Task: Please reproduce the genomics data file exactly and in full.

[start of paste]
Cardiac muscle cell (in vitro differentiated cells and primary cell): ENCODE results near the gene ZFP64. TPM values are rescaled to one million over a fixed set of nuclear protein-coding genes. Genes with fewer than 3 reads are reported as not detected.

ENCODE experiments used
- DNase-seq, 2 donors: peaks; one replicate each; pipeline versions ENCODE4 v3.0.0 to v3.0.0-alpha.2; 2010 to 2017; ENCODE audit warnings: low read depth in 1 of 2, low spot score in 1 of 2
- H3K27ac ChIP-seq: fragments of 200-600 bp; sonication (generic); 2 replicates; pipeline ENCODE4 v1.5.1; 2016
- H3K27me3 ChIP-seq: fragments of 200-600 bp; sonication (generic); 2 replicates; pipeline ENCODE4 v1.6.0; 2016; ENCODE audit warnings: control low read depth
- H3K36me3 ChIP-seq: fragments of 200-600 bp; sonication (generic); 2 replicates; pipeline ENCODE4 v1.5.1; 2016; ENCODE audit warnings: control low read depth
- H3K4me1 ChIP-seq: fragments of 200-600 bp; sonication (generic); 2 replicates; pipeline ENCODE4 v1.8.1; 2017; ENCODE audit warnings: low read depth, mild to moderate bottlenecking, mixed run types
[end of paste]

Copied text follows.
Cardiac muscle cell (in vitro differentiated cells and primary cell): ENCODE results near the gene ZFP64. TPM values are rescaled to one million over a fixed set of nuclear protein-coding genes. Genes with fewer than 3 reads are reported as not detected.

ENCODE experiments used
- DNase-seq, 2 donors: peaks; one replicate each; pipeline versions ENCODE4 v3.0.0 to v3.0.0-alpha.2; 2010 to 2017; ENCODE audit warnings: low read depth in 1 of 2, low spot score in 1 of 2
- H3K27ac ChIP-seq: fragments of 200-600 bp; sonication (generic); 2 replicates; pipeline ENCODE4 v1.5.1; 2016
- H3K27me3 ChIP-seq: fragments of 200-600 bp; sonication (generic); 2 replicates; pipeline ENCODE4 v1.6.0; 2016; ENCODE audit warnings: control low read depth
- H3K36me3 ChIP-seq: fragments of 200-600 bp; sonication (generic); 2 replicates; pipeline ENCODE4 v1.5.1; 2016; ENCODE audit warnings: control low read depth
- H3K4me1 ChIP-seq: fragments of 200-600 bp; sonication (generic); 2 replicates; pipeline ENCODE4 v1.8.1; 2017; ENCODE audit warnings: low read depth, mild to moderate bottlenecking, mixed run types